Gravitational force varies significantly from Earth, to the Moon, and Mars. In order to prepare astronauts to work in a variety of environments, NASA must continuously develop innovative training systems.
NASA Johnson Space Center is home to the Active Response Gravity Offload System (ARGOS), which simulates reduced gravity environments. Learn about this unique training system in our August Thought Leader Series, presented by The University of Texas Medical Branch (UTMB).
ABOUT THE PANEL
August Thought Leader Series panelists include Paul Valle, ARGOS project manager at NASA Johnson Space Center; Jocelyn Dunn, human performance engineering at KBR, supporting the NASA Human Physiology, Performance, Protection and Operations (H-3PO) laboratory; and retired NASA astronaut Mike Foreman.
Valle oversees ARGOS operations for human testing and leads the development of the future next-generation ARGOS. As the project manager, he interfaces with internal and external test and training customers for ARGOS, leads the operations team that operates the system, and leads an engineering team to develop the next-generation human-rated ARGOS.
Dunn serves as the technical lead for the Space Suits and Exploration Operations (SS&EO) technical area of H-3PO. This team supports astronaut training for extra-vehicular activities (EVAs, or spacewalks), physiological data analysis and modeling to support EVA planning, and lunar analog testing of next-generation spacesuits, tools, and concepts of operation. Prior to joining H-3PO, Jocelyn worked as a research scientist for the NASA Cardiovascular and Vision laboratory managing and analyzing data from bed rest and ISS flight studies.
Foreman was selected as an astronaut in 1998. A veteran of two space flights, he flew on STS-123 and STS-129, and has logged more than 637 hours in space, including five spacewalks. Those spacewalks were instrumental in the construction of the International Space Station. Following his own Astronaut Candidate training, he was assigned technical duties in the Astronaut Office Space Station Branch representing the Astronaut Office on training issues. During his final three years at NASA, he served as the Safety Branch Chief in the Astronaut Office. Foreman now serves as Mayor of Friendswood, Texas.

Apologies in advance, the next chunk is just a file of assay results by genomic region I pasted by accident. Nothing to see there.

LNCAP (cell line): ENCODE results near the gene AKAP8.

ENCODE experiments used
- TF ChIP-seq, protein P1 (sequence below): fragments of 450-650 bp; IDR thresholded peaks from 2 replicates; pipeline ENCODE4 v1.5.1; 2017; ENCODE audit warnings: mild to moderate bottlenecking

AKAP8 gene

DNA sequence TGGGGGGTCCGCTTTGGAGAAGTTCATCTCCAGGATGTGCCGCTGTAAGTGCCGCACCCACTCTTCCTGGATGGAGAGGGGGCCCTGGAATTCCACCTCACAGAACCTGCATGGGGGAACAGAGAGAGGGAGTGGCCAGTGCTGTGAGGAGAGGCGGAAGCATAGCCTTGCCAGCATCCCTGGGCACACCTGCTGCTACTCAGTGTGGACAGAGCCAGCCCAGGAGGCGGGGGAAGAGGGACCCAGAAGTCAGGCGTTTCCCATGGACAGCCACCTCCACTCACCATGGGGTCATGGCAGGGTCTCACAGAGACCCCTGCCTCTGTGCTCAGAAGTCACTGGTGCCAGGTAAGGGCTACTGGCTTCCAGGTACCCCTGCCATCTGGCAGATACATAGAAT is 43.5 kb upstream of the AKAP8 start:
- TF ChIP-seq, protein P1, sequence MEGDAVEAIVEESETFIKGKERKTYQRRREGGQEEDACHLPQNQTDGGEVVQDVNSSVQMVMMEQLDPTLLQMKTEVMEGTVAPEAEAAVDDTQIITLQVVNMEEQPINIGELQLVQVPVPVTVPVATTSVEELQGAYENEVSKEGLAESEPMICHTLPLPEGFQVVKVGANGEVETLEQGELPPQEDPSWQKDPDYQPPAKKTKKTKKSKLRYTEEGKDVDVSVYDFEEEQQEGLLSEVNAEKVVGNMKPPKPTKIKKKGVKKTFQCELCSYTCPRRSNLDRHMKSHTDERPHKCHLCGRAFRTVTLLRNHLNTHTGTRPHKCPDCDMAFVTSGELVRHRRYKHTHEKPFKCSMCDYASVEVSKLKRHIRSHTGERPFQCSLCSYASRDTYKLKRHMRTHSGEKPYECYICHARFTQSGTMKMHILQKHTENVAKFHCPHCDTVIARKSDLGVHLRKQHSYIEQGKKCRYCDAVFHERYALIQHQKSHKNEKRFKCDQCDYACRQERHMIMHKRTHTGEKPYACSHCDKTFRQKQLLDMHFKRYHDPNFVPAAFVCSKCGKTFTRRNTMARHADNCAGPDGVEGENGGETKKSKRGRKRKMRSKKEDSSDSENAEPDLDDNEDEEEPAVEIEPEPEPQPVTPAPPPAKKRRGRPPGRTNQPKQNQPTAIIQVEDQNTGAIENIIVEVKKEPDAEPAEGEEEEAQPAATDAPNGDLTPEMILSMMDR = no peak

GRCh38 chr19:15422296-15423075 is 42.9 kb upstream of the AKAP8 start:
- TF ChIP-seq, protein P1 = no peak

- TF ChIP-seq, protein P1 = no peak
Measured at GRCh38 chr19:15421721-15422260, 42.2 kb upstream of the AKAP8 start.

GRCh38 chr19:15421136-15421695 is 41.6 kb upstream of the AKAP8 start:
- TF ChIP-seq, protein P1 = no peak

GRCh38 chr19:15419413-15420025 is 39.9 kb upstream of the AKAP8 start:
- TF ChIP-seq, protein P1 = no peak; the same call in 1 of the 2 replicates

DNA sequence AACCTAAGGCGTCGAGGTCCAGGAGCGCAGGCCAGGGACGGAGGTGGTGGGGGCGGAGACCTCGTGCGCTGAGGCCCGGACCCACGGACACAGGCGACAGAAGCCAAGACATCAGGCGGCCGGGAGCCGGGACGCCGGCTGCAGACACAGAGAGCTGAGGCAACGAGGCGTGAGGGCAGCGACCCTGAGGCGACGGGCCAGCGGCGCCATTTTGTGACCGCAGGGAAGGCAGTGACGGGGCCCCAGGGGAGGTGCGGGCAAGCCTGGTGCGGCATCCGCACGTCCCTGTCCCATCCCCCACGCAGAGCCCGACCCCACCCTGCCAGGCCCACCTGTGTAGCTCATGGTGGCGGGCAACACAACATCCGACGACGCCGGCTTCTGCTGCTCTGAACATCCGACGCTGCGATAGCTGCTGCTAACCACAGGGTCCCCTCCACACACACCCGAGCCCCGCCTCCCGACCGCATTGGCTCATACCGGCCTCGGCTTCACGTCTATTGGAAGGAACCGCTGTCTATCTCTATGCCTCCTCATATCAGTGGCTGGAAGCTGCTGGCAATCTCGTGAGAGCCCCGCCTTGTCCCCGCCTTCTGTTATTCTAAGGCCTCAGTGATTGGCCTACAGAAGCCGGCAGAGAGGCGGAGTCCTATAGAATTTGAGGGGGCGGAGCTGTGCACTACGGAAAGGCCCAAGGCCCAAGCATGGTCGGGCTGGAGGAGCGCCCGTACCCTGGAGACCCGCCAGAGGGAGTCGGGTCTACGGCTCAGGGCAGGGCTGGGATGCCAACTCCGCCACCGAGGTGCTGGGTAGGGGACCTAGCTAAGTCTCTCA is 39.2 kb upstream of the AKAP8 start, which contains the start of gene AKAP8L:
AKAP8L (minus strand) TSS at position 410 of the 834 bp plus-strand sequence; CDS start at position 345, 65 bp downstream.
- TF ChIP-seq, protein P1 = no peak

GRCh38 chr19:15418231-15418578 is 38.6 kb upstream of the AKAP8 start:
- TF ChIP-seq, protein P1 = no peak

ARGOS is designed to simulate reduced gravity environments, such as lunar, Martian, or microgravity, using a system similar to an overhead bridge crane.
Currently under continuous development and improvement, ARGOS is intended to support testing, development, and training for future missions to the Moon, Mars, asteroids, or any other celestial destination. It is also intended to support EVA training for NASA’s ongoing activities on the International Space Station.
ARGOS uses an inline load cell to continuously offload of a portion of a human or robotic payload’s weight during all dynamic motions, which can include walking, running, and jumping under lunar or Martian gravities, as well as a wide range of microgravity activities.
Using a cable angle sensor, ARGOS actively tracks and follows the payload’s motion in all horizontal directions to maintain a vertical offload force. The facility is capable of supporting surface operation studies, suit and vehicle requirements development, suit and vehicle design evaluation, robotic development, mass handling studies, and crew training with both suited and shirt-sleeved subjects.
The current steel structure accommodates movement in all three directions of motion (one vertical and two horizontal). The ARGOS facility is rapidly reconfigurable to allow for a quick turnaround between different tests and a variety of surface or training analogs.
Various interfaces to the system (also known as gimbals) have been developed to provide a full range of natural motion for a realistic simulation. These gimbals have been developed for both human (suited and shirt-sleeve) and robotic subjects, and are specialized for various test situations (such as planetary gravities or microgravity).
The horizontal axes are driven by electric motors that are attached to friction drive wheels which drive on the underside of the trolley rails. Motion of the subject is measured by a cable angle sensor, which is used to command the system to keep the lifting mechanism centered above the load. In addition, ARGOS is designed to accurately reproduce a microgravity environment. This means that a force in any direction results in constant velocity motion until another force acts on the payload, which results in high fidelity testing and training.
The first-generation ARGOS system was extensively tested and evaluated with both human and robotic subjects over the course of approximately two years and was retired in July 2012.
A second-generation system is currently in use and provides improved dynamics and sensitivity, as well as an increased lifting capacity of 750 pounds. The second-generation system also corresponded to an increase of the structure height from 18.5’ to 25’ to provide a larger simulation envelope.